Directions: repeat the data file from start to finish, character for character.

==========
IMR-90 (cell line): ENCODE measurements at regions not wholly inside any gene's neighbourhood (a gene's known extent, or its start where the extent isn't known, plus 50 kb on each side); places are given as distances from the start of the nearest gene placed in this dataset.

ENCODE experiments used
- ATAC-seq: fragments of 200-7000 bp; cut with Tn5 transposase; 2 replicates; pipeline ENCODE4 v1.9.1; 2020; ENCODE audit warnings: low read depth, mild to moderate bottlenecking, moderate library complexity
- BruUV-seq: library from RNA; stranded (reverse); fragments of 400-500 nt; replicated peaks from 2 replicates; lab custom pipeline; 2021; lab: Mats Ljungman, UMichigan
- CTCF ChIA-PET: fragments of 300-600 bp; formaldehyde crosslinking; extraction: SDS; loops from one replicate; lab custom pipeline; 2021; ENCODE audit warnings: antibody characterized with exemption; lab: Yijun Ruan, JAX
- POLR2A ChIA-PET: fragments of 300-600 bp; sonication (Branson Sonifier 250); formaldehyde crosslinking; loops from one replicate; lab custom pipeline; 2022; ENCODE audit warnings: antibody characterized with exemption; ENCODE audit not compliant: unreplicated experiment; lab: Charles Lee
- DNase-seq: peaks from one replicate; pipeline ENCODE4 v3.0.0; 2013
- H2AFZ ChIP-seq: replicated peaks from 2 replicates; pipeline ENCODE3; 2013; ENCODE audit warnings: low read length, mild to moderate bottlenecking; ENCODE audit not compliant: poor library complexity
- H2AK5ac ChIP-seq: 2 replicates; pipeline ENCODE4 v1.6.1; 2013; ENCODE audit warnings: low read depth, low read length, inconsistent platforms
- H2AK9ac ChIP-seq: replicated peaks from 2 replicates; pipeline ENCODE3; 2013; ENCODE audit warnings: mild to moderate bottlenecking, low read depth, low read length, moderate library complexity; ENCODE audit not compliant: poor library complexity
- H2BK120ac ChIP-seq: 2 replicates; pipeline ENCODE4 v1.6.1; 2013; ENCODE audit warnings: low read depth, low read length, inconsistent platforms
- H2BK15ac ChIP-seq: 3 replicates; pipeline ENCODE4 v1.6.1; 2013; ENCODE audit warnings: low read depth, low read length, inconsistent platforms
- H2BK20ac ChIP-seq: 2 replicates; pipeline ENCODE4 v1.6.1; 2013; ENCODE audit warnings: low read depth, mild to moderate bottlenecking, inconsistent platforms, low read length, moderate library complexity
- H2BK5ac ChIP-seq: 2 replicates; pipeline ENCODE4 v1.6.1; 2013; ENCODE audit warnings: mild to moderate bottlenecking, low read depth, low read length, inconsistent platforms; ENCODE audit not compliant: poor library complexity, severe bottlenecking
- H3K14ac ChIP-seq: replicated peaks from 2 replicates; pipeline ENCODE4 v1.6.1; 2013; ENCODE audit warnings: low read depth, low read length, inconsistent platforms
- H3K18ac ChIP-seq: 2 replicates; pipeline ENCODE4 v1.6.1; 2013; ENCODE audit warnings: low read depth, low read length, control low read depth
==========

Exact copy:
IMR-90 (cell line): ENCODE measurements at regions not wholly inside any gene's neighbourhood (a gene's known extent, or its start where the extent isn't known, plus 50 kb on each side); places are given as distances from the start of the nearest gene placed in this dataset.

ENCODE experiments used
- ATAC-seq: fragments of 200-7000 bp; cut with Tn5 transposase; 2 replicates; pipeline ENCODE4 v1.9.1; 2020; ENCODE audit warnings: low read depth, mild to moderate bottlenecking, moderate library complexity
- BruUV-seq: library from RNA; stranded (reverse); fragments of 400-500 nt; replicated peaks from 2 replicates; lab custom pipeline; 2021; lab: Mats Ljungman, UMichigan
- CTCF ChIA-PET: fragments of 300-600 bp; formaldehyde crosslinking; extraction: SDS; loops from one replicate; lab custom pipeline; 2021; ENCODE audit warnings: antibody characterized with exemption; lab: Yijun Ruan, JAX
- POLR2A ChIA-PET: fragments of 300-600 bp; sonication (Branson Sonifier 250); formaldehyde crosslinking; loops from one replicate; lab custom pipeline; 2022; ENCODE audit warnings: antibody characterized with exemption; ENCODE audit not compliant: unreplicated experiment; lab: Charles Lee
- DNase-seq: peaks from one replicate; pipeline ENCODE4 v3.0.0; 2013
- H2AFZ ChIP-seq: replicated peaks from 2 replicates; pipeline ENCODE3; 2013; ENCODE audit warnings: low read length, mild to moderate bottlenecking; ENCODE audit not compliant: poor library complexity
- H2AK5ac ChIP-seq: 2 replicates; pipeline ENCODE4 v1.6.1; 2013; ENCODE audit warnings: low read depth, low read length, inconsistent platforms
- H2AK9ac ChIP-seq: replicated peaks from 2 replicates; pipeline ENCODE3; 2013; ENCODE audit warnings: mild to moderate bottlenecking, low read depth, low read length, moderate library complexity; ENCODE audit not compliant: poor library complexity
- H2BK120ac ChIP-seq: 2 replicates; pipeline ENCODE4 v1.6.1; 2013; ENCODE audit warnings: low read depth, low read length, inconsistent platforms
- H2BK15ac ChIP-seq: 3 replicates; pipeline ENCODE4 v1.6.1; 2013; ENCODE audit warnings: low read depth, low read length, inconsistent platforms
- H2BK20ac ChIP-seq: 2 replicates; pipeline ENCODE4 v1.6.1; 2013; ENCODE audit warnings: low read depth, mild to moderate bottlenecking, inconsistent platforms, low read length, moderate library complexity
- H2BK5ac ChIP-seq: 2 replicates; pipeline ENCODE4 v1.6.1; 2013; ENCODE audit warnings: mild to moderate bottlenecking, low read depth, low read length, inconsistent platforms; ENCODE audit not compliant: poor library complexity, severe bottlenecking
- H3K14ac ChIP-seq: replicated peaks from 2 replicates; pipeline ENCODE4 v1.6.1; 2013; ENCODE audit warnings: low read depth, low read length, inconsistent platforms
- H3K18ac ChIP-seq: 2 replicates; pipeline ENCODE4 v1.6.1; 2013; ENCODE audit warnings: low read depth, low read length, control low read depth